I think that we are both wrong about which exact Section would be applied in this case. You are right in that the original opinion I wrote is not from Sec. 9.32 but from Sec. 9.42. I was attempting to draw from Sec. 9 in general and used language from Sec. 9.42 instead of Sec. 9.32.

    We continue to make assumptions without facts. One assumption is that the shooter lived or did not live at the residence. I believed he was staying there that one night only because of the incidents from the night before and that he brought a gun with him. That may change things but not significantly since Sec. 9.33 incorporates Sec. 9.31 or Sec. 9.32. It would be safe to say the shooter acted from Sec. 9.33 and would eliminate any concern of habitat.

    Sec. 9.33. DEFENSE OF THIRD PERSON. A person is justified in using force or deadly force against another to protect a third person if:

    (1) under the circumstances as the actor reasonably believes them to be, the actor would be justified under Section 9.31 or 9.32 in using force or deadly force to protect himself against the unlawful force or unlawful deadly force he reasonably believes to be threatening the third person he seeks to protect; and

    (2) the actor reasonably believes that his intervention is immediately necessary to protect the third person.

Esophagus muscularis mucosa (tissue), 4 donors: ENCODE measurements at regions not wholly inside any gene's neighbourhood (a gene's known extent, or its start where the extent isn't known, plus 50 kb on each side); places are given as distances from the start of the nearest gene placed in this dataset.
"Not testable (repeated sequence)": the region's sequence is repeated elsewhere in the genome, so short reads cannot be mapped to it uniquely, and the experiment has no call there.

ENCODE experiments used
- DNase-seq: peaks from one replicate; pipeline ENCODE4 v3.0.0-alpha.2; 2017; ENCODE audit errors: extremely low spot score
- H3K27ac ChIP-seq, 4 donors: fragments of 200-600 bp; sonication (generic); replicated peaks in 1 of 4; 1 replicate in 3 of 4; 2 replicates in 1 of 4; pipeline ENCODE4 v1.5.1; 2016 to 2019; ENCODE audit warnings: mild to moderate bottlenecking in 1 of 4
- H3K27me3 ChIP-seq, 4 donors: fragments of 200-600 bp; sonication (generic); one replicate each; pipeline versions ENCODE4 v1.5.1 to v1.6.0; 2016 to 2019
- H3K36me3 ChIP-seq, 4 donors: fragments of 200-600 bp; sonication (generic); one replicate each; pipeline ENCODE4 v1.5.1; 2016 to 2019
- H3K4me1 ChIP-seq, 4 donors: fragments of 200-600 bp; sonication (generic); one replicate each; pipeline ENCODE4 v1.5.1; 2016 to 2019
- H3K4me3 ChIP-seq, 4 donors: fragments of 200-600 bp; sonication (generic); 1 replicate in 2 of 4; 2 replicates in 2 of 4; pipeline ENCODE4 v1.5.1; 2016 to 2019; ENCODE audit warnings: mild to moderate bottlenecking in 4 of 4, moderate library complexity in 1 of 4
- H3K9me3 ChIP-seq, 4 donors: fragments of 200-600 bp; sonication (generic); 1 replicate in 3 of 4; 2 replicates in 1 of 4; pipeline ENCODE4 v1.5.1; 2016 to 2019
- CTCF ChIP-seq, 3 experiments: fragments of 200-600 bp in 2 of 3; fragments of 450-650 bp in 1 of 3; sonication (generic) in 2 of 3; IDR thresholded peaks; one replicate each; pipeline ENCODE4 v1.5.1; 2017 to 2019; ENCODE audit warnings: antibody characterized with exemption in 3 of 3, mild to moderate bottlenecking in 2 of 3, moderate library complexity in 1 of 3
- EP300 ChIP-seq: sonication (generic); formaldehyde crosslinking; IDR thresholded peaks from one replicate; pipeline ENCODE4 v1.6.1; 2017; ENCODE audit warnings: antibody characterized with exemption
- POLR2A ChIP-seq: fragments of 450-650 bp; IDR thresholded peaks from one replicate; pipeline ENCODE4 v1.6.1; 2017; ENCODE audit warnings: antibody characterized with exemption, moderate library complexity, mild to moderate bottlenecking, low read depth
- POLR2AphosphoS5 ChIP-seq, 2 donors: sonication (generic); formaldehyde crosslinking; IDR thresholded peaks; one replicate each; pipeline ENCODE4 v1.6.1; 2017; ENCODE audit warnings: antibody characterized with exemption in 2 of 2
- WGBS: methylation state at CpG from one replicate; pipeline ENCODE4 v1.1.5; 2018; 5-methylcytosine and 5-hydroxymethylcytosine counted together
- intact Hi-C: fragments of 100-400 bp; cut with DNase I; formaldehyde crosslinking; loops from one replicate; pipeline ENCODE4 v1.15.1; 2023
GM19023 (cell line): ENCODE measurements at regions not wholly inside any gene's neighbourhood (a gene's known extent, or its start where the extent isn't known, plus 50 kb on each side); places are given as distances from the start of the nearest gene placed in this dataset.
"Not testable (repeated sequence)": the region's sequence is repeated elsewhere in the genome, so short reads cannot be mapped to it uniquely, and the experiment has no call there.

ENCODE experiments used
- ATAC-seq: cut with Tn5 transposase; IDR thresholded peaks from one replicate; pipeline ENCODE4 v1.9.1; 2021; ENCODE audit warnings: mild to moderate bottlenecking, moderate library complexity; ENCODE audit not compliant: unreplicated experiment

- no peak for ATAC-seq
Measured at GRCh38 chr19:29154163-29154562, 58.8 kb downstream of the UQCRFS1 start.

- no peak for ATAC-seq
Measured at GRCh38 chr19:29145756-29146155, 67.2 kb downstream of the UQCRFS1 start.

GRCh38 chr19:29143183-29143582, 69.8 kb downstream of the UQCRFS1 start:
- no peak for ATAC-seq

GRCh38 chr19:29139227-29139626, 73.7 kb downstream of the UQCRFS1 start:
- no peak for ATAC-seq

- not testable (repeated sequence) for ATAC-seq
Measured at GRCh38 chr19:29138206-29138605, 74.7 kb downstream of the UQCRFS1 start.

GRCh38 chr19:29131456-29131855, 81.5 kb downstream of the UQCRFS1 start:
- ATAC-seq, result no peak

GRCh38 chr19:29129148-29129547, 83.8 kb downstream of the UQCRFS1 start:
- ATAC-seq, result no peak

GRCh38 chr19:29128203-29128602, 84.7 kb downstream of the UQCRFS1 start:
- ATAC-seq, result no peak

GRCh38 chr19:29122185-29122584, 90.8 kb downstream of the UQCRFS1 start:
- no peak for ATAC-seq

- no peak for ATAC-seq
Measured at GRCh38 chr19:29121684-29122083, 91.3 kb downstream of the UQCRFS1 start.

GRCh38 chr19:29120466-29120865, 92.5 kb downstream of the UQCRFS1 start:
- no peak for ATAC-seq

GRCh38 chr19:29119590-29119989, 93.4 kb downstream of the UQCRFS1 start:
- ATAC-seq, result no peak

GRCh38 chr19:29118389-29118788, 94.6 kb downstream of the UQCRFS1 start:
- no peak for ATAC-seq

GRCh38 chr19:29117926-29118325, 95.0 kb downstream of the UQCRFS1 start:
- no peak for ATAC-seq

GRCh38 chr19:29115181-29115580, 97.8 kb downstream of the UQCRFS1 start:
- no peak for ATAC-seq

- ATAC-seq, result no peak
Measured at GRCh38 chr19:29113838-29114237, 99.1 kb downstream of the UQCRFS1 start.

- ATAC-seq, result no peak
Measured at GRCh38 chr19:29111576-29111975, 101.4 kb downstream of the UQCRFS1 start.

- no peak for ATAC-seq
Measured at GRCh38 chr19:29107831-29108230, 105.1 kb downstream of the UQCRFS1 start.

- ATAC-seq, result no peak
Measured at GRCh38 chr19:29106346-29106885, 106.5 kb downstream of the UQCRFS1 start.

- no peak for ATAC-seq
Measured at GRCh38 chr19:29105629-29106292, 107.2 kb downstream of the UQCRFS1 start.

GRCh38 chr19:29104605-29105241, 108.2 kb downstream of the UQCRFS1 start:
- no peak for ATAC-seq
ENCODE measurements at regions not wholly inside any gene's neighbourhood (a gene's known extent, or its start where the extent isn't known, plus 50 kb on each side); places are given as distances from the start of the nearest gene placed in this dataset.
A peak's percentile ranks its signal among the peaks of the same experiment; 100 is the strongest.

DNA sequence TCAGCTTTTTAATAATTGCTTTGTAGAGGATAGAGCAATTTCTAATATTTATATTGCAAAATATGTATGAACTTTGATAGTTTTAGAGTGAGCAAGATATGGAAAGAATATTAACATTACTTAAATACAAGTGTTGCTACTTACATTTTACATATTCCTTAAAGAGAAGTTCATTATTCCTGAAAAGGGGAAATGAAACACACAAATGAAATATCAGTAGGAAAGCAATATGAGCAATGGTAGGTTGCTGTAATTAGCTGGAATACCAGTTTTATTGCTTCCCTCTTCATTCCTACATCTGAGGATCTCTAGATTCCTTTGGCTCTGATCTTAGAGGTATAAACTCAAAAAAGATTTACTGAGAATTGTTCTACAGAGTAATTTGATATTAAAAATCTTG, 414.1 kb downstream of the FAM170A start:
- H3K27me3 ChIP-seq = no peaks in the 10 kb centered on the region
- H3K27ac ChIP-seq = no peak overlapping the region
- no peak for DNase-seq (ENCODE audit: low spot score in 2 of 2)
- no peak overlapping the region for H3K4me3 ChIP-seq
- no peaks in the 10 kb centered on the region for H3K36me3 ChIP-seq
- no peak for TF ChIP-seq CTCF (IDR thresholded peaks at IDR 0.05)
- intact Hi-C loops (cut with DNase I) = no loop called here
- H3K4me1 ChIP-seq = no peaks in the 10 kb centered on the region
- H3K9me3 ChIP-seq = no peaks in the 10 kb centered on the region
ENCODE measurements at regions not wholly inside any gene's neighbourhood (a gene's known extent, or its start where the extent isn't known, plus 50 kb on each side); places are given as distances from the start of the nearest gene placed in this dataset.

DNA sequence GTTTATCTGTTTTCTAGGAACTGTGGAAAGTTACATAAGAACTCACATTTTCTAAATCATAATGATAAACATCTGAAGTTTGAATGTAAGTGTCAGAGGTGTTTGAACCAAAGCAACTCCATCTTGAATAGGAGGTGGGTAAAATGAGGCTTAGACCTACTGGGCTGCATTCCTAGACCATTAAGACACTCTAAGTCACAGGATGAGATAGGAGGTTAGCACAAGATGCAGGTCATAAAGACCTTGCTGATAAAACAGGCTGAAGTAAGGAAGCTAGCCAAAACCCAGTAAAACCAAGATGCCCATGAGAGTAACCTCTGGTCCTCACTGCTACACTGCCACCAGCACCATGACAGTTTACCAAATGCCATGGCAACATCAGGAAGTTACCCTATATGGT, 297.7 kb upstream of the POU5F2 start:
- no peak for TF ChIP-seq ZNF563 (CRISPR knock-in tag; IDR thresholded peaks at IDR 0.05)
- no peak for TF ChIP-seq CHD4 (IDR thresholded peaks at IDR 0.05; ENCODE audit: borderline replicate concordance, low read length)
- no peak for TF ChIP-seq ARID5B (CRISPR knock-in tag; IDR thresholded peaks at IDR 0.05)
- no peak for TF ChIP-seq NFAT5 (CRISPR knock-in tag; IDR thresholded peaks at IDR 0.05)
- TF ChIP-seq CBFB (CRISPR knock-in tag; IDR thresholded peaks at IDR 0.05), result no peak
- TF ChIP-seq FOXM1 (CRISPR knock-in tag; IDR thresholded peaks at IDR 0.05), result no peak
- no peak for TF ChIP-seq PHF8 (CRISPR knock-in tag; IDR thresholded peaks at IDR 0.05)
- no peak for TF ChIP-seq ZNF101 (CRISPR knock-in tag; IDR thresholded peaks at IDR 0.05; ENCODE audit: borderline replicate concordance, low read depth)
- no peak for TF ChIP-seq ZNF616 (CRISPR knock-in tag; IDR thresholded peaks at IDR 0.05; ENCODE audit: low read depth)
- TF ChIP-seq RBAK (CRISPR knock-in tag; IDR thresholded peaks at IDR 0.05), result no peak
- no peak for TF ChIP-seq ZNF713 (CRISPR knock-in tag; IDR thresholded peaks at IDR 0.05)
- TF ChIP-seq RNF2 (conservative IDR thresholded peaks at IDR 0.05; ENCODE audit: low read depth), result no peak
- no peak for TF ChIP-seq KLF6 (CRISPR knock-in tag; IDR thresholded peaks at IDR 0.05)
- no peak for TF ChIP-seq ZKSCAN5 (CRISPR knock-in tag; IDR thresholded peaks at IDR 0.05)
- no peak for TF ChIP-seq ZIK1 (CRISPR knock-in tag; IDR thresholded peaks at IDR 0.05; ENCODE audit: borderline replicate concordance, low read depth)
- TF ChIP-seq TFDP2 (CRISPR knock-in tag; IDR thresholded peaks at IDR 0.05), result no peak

Acts 1973, 63rd Leg., p. 883, ch. 399, Sec. 1, eff. Jan. 1, 1974. Amended by Acts 1993, 73rd Leg., ch. 900, Sec. 1.01, eff. Sept. 1, 1994.

    Note how it refers to Secs. 9.31 or 9.32, the Section(s) I originally meant to draw from and in particular, “and with force.”

    Now that we might have all the various exact listings and wordings of some of the subsections from Section 9 of the Texas Penal Code, the same questions remain that would assist in the interpretation.

    Was Elijah invited in or did he use force to break in? Did he then attempt a sexual assault the night before? Was he attempting to burglarize the house on both of the nights? If so, why did he ride his bicyle over there? Was he shot in the back as rumor has it? How many times was he shot in the back? On the night he was shot, was he using force to come into the house? If not, does jiggling a door handle constitute force? There are hundreds of more questions that could be asked.